Their Staying Power Lies in their Patient-Centricity

Map­ping the Fu­ture of De­cen­tral­ized Clin­i­cal Tri­als

De­cen­tral­ized clin­i­cal tri­als (DCTs) were tra­di­tion­al­ly uti­lized in an iso­lat­ed fash­ion pri­or to the COVID-19 pan­dem­ic. To con­tin­ue their re­search with­in the con­straints of the pan­dem­ic, spon­sors and clin­i­cal in­ves­ti­ga­tors piv­ot­ed to a de­cen­tral­ized mod­el out of ne­ces­si­ty. At the on­set, reg­u­la­to­ry agen­cies of­fered some guid­ance on the dig­i­tal ap­proach­es that are ac­cept­able to en­sure DCT ap­proach­es are ap­plied in a way that main­tains pa­tient safe­ty, as well as da­ta qual­i­ty and in­tegri­ty.

De­cen­tral­ized ap­proach­es re­duce the bur­den of a clin­i­cal tri­al on the pa­tient, ac­cel­er­ate en­roll­ment, im­prove re­ten­tion, broad­en the di­ver­si­ty of the pa­tient pop­u­la­tion and po­ten­tial­ly short­en time­lines. As with any new process, the chal­lenge lies in the con­tin­u­al­ly evolv­ing land­scape. As a re­sult, the lack of es­tab­lished reg­u­la­to­ry guide­lines can be tricky to nav­i­gate.

The par­a­digm of de­cen­tral­ized ap­proach­es is de­vel­op­ing and we should ex­pect that the reg­u­la­to­ry guide­lines will evolve as well. From our broad and var­ied ex­pe­ri­ence in con­duct­ing de­cen­tral­ized stud­ies, we have con­sid­er­a­tions that are help­ful when lay­ing the course for a suc­cess­ful clin­i­cal tri­al.

De­sign Ear­ly En­gage­ment in­to Your Tri­al

In the ab­sence of con­crete, strin­gent guide­lines to guide your tri­al de­sign, en­gage with stake­hold­ers ear­ly in the process. This mit­i­gates any un­pleas­ant sur­pris­es amid the tri­al, as well as the risk of wast­ing valu­able time and re­sources. In­clud­ing reg­u­la­to­ry bod­ies in the ear­ly plan­ning stages through con­sis­tent com­mu­ni­ca­tion is the sin­gle best thing you can do to de­sign a pro­to­col that has the con­text that reg­u­la­to­ry bod­ies need.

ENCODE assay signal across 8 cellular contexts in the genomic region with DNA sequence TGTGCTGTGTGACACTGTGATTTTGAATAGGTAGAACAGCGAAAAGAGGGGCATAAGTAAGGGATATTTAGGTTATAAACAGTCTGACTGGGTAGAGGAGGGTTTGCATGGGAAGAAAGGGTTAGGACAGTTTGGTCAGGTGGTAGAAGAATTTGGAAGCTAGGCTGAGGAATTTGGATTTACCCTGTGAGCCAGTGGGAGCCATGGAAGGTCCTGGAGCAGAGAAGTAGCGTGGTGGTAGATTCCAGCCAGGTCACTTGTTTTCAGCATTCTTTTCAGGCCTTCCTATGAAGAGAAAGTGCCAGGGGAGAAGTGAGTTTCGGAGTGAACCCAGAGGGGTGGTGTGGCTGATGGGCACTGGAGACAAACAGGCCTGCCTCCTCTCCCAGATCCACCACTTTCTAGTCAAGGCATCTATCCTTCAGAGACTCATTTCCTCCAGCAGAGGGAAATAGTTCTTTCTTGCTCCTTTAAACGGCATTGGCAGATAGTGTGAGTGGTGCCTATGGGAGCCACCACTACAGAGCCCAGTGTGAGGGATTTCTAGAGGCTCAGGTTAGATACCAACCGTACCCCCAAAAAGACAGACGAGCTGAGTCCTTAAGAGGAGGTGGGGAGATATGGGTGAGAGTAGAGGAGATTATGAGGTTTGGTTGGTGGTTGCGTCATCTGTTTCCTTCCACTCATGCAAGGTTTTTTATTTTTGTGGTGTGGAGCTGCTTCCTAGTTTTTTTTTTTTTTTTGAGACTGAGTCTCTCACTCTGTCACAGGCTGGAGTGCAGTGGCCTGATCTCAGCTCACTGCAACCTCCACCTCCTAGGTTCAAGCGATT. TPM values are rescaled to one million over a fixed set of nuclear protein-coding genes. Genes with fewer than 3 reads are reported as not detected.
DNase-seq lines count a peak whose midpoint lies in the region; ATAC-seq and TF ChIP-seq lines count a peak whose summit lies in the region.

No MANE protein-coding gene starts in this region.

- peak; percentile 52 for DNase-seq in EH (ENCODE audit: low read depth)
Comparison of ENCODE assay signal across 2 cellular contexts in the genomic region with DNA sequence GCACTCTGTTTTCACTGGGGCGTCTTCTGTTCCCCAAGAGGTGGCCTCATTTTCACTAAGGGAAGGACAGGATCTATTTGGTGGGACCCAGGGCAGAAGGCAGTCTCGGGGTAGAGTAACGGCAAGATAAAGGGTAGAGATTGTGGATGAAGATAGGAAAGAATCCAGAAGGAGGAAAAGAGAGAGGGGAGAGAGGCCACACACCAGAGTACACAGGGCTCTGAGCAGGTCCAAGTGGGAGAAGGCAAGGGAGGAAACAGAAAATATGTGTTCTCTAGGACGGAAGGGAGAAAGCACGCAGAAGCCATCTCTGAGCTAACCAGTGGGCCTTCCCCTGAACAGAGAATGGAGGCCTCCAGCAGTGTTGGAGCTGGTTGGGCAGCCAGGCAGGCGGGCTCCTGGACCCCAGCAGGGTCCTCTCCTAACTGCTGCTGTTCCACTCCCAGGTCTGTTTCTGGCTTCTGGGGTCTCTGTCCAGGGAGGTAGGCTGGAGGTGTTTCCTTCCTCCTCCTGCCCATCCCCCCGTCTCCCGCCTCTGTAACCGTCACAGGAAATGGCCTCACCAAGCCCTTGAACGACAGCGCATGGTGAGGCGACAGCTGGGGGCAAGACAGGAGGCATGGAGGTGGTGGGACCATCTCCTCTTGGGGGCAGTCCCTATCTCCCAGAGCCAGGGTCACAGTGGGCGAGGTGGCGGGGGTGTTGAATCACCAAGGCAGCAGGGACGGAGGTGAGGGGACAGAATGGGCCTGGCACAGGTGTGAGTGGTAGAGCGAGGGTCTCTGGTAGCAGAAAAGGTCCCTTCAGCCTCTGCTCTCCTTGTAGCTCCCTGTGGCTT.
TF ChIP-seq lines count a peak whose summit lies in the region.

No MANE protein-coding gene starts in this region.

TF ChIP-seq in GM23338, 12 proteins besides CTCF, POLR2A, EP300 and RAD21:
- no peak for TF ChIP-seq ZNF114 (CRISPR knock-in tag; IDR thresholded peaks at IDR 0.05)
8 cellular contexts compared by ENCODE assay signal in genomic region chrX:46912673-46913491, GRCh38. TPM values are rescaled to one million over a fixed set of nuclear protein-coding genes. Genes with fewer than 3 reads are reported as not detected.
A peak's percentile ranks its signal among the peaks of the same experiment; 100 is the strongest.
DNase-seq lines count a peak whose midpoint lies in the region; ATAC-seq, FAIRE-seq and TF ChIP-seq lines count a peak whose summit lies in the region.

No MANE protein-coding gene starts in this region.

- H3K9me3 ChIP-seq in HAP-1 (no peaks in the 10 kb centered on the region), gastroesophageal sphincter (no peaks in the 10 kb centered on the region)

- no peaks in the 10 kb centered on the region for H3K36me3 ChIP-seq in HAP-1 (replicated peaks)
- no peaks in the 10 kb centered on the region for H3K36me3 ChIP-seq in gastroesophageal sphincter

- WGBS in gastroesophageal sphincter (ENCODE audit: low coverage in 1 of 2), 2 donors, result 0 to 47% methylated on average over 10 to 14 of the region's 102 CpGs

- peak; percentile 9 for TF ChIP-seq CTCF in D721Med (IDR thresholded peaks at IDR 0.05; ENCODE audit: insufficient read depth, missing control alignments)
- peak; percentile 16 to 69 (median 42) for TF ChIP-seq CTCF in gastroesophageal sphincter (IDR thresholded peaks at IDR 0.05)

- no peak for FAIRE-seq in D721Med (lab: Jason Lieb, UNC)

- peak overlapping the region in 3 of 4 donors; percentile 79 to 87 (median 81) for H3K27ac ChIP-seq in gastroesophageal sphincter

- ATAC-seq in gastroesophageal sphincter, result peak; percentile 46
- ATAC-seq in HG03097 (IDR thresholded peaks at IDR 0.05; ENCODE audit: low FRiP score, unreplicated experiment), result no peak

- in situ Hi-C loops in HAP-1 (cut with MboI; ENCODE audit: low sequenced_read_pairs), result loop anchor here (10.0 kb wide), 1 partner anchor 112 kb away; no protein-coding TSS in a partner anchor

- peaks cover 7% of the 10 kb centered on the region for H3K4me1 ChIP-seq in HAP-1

How to Keep the Reg­u­la­to­ry Bod­ies En­gaged

While it might seem log­i­cal to re­ly on the guid­ance for de­cen­tral­ized ap­proach­es that were uti­lized dur­ing the height of the COVID-19 pan­dem­ic, we would cau­tion against this. We ex­pect the guid­ance to evolve and vary by re­gion, so di­rect en­gage­ment on sev­er­al points at the out­set is im­per­a­tive. Those af­fect­ed by the Eu­ro­pean Med­i­cine Agency (EMA) will be man­dat­ed to use a cen­tral­ized data­base and por­tal for clin­i­cal tri­als in Jan­u­ary 2022. We’ve out­lined the key points be­low:

Knowl­edge Man­age­ment:

We rec­om­mend hav­ing a clear sys­tem for knowl­edge man­age­ment. This should in­clude reg­u­la­to­ry in­for­ma­tion and ex­pe­ri­en­tial da­ta, so you can ref­er­ence how cer­tain as­pects were ac­cept­ed and con­duct­ed in pre­vi­ous stud­ies, rec­og­niz­ing that the con­text of the study pro­to­col is piv­otal in the in­ter­pre­ta­tion.

Trans­par­ent Da­ta:

Build da­ta sys­tems trans­par­ent­ly so that da­ta can clean­ly flow from one sys­tem to an­oth­er. Reg­u­la­tors will want to see these da­ta maps, and the da­ta maps demon­strate how we will en­sure da­ta in­tegri­ty even when da­ta are col­lect­ed from mul­ti­ple sources. It’s crit­i­cal to have clear mech­a­nisms to en­sure the prin­ci­pal in­ves­ti­ga­tor can achieve the nec­es­sary over­sight.

Mon­i­tor­ing Should be Un­am­bigu­ous:

Cre­at­ing a mon­i­tor­ing plan that fo­cus­es on the crit­i­cal da­ta and process­es and pro­vides clar­i­ty on who is mon­i­tor­ing what da­ta and how, is cru­cial. We rec­om­mend con­sid­er­ing how the au­dit tri­al func­tion­al­i­ty with­in the var­i­ous sys­tems can be used to sup­port mon­i­tor­ing in­tegri­ty.

Pre­pare for Am­bi­gu­i­ty: